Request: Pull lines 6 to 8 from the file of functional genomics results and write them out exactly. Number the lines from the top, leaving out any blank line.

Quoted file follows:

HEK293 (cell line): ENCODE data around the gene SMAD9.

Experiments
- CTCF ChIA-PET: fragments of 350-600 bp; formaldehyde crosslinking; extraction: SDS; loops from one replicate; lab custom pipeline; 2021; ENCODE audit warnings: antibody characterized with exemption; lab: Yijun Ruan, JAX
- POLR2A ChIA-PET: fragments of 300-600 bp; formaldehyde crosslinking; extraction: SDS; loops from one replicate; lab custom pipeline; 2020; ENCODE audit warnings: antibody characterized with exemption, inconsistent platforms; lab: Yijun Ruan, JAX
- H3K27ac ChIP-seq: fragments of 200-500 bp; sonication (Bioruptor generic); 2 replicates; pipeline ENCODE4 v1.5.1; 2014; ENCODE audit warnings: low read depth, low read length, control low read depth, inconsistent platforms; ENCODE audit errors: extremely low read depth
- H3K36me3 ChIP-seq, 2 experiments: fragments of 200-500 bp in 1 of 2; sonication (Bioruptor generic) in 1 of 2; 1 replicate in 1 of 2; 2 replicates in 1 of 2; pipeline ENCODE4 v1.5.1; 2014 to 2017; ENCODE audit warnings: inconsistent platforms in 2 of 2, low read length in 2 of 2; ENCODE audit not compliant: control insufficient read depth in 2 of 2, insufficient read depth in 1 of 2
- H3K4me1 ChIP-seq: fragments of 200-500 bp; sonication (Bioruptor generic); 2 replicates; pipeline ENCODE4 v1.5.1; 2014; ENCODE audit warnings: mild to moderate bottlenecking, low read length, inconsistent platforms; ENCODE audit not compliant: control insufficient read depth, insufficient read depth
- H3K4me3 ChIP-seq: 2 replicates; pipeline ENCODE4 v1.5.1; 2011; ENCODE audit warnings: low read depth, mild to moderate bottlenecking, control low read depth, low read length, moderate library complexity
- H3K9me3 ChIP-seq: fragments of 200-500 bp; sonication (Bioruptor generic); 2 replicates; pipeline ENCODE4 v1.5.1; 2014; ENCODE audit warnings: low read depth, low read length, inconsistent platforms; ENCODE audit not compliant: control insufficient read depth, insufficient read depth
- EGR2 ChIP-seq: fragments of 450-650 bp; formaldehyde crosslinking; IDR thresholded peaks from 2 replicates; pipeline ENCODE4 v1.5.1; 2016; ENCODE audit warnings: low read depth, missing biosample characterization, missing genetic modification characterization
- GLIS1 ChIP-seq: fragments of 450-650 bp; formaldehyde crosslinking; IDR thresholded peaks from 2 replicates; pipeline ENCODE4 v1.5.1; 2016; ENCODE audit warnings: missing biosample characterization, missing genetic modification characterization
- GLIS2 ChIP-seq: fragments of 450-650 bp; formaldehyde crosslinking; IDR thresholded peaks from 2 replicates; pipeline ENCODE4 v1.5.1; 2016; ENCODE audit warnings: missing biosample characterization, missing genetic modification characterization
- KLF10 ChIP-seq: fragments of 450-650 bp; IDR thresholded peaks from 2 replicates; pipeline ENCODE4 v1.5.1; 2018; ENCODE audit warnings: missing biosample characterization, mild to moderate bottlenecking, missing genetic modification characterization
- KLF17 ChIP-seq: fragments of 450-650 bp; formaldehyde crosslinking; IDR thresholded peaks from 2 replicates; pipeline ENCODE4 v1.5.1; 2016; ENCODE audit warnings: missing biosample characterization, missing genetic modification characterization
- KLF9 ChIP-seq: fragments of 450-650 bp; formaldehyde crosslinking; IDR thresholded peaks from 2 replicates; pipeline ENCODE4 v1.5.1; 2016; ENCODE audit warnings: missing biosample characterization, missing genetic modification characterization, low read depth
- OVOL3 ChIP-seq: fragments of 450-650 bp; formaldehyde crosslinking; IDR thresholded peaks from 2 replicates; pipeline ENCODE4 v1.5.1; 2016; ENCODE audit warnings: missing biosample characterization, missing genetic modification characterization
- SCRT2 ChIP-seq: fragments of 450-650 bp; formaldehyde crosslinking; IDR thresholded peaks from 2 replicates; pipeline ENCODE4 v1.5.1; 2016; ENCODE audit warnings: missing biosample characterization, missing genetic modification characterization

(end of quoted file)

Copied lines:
- H3K36me3 ChIP-seq, 2 experiments: fragments of 200-500 bp in 1 of 2; sonication (Bioruptor generic) in 1 of 2; 1 replicate in 1 of 2; 2 replicates in 1 of 2; pipeline ENCODE4 v1.5.1; 2014 to 2017; ENCODE audit warnings: inconsistent platforms in 2 of 2, low read length in 2 of 2; ENCODE audit not compliant: control insufficient read depth in 2 of 2, insufficient read depth in 1 of 2
- H3K4me1 ChIP-seq: fragments of 200-500 bp; sonication (Bioruptor generic); 2 replicates; pipeline ENCODE4 v1.5.1; 2014; ENCODE audit warnings: mild to moderate bottlenecking, low read length, inconsistent platforms; ENCODE audit not compliant: control insufficient read depth, insufficient read depth
- H3K4me3 ChIP-seq: 2 replicates; pipeline ENCODE4 v1.5.1; 2011; ENCODE audit warnings: low read depth, mild to moderate bottlenecking, control low read depth, low read length, moderate library complexity